Once again, we have an extremely close battle. Felton has averaged 1.4 steals for his career to Kidd's 1.9, and while he isn't terrible on defense, shooting is definitely his stronger suit. Still, Felton has the advantage here in that he can still keep up with people who think they're one step ahead of him on the court.
While the former North Carolina Tar Heel isn't a dominant pest by any means, he still has an advantage over Kidd in that he is simply younger. Yes, Kidd has played some phenomenal defense over the past few years, but he no longer has the necessary footwork to keep up with some of the younger players in the league.
Thus, while fans would surely love to have him on the floor to take the final shot in a tight game, Kidd's defense is probably hit or miss at this point. He'll have good days and bad days, but the Knicks need someone who'll be able to provide them solid consistency.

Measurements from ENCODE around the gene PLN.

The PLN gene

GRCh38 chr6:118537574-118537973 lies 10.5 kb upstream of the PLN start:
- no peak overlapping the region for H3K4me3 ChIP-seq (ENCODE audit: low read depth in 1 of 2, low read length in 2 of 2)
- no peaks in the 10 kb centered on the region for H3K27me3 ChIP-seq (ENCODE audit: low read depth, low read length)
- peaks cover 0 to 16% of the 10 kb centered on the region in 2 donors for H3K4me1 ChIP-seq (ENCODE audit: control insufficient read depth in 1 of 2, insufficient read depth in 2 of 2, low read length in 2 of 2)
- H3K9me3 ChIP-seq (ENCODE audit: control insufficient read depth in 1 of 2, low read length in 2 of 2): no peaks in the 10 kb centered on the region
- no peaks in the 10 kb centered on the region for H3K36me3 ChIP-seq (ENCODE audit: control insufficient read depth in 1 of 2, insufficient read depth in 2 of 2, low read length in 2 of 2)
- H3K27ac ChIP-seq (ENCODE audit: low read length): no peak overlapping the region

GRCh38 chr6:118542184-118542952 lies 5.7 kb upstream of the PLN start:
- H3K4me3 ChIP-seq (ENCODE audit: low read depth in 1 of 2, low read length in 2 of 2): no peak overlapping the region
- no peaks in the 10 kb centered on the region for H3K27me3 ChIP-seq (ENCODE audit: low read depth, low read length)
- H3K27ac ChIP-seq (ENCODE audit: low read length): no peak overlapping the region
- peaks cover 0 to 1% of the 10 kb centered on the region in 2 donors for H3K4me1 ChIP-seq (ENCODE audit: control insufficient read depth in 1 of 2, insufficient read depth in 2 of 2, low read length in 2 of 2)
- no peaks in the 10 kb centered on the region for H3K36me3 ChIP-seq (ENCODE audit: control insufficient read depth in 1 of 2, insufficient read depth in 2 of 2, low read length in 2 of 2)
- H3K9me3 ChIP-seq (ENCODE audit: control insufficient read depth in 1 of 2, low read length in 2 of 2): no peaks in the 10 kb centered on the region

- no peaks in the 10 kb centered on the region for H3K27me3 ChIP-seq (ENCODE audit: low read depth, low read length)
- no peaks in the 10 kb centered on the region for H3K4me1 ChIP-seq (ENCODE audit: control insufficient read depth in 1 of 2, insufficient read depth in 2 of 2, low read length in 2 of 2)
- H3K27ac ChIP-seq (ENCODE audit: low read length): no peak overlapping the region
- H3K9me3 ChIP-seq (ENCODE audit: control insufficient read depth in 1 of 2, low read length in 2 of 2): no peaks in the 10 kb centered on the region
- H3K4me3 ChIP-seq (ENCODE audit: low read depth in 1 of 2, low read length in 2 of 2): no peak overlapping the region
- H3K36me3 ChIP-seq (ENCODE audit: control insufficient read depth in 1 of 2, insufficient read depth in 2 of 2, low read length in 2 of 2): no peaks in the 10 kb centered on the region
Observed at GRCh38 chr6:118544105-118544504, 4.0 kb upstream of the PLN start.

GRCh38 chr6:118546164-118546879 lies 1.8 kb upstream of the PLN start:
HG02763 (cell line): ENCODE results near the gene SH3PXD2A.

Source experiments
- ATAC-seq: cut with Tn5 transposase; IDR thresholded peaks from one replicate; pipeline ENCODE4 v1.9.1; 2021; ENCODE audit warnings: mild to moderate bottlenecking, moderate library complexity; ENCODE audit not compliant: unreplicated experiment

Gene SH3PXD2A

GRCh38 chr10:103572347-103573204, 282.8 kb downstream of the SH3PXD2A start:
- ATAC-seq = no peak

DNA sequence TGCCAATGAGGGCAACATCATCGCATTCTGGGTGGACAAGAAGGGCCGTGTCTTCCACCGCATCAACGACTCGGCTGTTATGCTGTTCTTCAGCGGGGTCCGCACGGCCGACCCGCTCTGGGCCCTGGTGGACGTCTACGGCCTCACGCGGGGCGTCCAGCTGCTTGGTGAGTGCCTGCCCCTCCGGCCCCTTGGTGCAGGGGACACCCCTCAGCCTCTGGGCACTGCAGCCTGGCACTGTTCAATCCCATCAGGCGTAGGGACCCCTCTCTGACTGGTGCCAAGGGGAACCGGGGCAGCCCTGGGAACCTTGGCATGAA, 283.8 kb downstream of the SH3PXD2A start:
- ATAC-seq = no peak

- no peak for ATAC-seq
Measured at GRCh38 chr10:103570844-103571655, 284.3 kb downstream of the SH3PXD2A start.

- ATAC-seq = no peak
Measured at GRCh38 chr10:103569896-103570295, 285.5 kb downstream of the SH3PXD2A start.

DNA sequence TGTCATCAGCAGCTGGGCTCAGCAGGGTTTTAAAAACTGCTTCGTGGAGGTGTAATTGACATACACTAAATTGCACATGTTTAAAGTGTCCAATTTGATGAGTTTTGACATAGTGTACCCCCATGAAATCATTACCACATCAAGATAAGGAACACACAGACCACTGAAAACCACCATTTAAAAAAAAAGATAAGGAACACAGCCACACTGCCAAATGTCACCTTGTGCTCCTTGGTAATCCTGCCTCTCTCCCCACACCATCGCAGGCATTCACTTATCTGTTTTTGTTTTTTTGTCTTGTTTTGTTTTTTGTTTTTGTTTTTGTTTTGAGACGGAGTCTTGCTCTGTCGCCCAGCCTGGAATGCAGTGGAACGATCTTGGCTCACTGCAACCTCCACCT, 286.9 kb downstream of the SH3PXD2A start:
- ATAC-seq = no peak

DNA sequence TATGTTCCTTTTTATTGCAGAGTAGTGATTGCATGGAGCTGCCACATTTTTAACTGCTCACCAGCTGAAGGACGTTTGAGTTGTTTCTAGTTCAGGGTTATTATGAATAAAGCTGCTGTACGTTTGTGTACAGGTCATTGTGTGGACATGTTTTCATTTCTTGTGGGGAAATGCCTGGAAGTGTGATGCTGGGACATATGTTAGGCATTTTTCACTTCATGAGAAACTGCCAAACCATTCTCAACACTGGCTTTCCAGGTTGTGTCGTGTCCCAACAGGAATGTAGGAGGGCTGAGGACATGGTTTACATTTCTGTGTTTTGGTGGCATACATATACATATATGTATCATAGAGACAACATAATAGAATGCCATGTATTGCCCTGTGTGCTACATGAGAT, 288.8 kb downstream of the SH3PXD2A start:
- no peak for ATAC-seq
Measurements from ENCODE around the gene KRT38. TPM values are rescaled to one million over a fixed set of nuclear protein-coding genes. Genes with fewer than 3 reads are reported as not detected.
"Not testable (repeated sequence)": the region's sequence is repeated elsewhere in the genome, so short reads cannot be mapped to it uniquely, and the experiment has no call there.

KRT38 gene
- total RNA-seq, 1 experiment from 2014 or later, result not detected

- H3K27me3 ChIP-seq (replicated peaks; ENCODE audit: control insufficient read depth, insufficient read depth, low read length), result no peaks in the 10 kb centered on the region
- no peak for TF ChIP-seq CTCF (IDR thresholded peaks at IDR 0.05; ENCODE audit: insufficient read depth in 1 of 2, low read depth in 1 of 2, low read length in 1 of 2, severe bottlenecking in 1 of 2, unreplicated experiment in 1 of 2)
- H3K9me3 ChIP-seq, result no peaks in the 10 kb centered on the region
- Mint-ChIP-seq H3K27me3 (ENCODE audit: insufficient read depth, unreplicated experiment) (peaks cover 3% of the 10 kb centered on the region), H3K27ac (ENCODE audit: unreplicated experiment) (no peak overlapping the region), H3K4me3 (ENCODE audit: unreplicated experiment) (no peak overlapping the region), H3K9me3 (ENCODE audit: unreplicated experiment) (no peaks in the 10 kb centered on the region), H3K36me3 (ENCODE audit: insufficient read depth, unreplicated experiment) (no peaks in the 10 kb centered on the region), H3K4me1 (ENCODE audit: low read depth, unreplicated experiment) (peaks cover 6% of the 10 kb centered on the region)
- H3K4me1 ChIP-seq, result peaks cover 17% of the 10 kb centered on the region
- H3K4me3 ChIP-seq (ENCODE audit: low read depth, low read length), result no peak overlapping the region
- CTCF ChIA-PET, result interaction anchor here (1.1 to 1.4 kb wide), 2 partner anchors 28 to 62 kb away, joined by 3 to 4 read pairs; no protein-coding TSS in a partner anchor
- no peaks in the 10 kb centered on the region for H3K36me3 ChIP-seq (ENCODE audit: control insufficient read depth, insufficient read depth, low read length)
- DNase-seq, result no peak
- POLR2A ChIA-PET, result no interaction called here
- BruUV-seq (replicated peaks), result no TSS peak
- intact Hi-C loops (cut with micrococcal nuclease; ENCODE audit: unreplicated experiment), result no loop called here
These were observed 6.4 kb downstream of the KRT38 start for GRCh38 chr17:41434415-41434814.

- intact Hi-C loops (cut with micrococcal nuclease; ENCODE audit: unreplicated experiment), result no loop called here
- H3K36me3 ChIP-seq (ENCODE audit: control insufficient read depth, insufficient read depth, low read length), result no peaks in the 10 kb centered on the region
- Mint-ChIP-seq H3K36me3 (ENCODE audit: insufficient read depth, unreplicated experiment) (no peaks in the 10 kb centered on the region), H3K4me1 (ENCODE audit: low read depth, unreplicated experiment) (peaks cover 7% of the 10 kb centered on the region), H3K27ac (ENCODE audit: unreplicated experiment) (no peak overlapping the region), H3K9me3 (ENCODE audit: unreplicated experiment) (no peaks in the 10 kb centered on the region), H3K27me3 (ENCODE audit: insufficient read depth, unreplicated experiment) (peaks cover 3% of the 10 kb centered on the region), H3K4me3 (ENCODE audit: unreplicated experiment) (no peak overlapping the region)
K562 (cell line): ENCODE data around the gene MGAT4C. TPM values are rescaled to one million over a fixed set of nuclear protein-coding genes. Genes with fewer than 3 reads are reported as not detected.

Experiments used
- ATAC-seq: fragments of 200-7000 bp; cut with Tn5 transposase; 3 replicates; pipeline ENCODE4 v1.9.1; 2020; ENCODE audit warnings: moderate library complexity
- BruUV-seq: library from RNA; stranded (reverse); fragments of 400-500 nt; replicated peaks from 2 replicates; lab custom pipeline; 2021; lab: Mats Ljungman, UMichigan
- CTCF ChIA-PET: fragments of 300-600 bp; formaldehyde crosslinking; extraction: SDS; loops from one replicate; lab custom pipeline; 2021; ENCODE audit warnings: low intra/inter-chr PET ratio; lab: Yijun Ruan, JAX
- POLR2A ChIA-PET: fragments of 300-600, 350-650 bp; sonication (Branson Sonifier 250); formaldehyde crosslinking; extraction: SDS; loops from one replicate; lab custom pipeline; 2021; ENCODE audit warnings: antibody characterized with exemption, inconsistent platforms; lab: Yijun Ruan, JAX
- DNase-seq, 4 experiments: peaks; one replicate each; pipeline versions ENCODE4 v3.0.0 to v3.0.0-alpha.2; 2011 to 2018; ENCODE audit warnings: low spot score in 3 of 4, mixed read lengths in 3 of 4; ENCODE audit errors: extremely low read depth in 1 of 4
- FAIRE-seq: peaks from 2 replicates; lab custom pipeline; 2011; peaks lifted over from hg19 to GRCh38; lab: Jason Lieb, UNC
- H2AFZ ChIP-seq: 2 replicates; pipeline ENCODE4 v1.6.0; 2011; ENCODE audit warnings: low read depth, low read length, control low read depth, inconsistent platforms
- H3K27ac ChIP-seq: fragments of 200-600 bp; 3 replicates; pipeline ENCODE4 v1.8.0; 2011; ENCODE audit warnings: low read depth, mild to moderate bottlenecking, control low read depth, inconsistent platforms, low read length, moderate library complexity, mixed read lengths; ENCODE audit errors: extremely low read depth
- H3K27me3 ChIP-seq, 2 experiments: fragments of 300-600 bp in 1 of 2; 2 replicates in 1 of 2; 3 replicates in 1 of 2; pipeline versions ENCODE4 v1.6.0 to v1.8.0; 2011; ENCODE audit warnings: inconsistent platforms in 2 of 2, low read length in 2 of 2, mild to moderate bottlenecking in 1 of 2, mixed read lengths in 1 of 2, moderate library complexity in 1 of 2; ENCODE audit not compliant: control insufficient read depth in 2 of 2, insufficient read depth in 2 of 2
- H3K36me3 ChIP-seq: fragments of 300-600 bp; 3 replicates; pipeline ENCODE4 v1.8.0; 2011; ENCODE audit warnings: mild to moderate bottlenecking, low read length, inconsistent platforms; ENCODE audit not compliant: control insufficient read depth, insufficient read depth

That all being said, we find ourselves in a tie.
Both Kidd and Felton each won two categories, so who will be the starting point guard for the New York Knicks come this fall?
Well, as much as I love Kidd, the clear answer is Felton.
First off, let's not forget that Mike Woodson runs an isolation offense. That means that all Felton has to do is get the ball to either Carmelo Anthony or Amar'e Stoudemire, with no fancy pick and roll moves necessary. On top of that, Felton can take care of himself in the scoring department and does a fine job on offense, be it shooting a three-pointer or driving to the basket.
Yes, Jason Kidd's numbers speak for themselves, but he just isn't the same type of player he was 10 years ago. Though he may not feel it, he's getting old and is little more than a shooter right now.
The Knicks need a point guard who could potentially fill the void left by Jeremy Lin, and based on skills alone, Felton is that man. He proved that he could help the team win during his first stint in New York, so his second should be full of excitement.
So long as Woodson puts him in the starting lineup, the Knicks could very well be primed to make a long and successful playoff run in 2012-2013.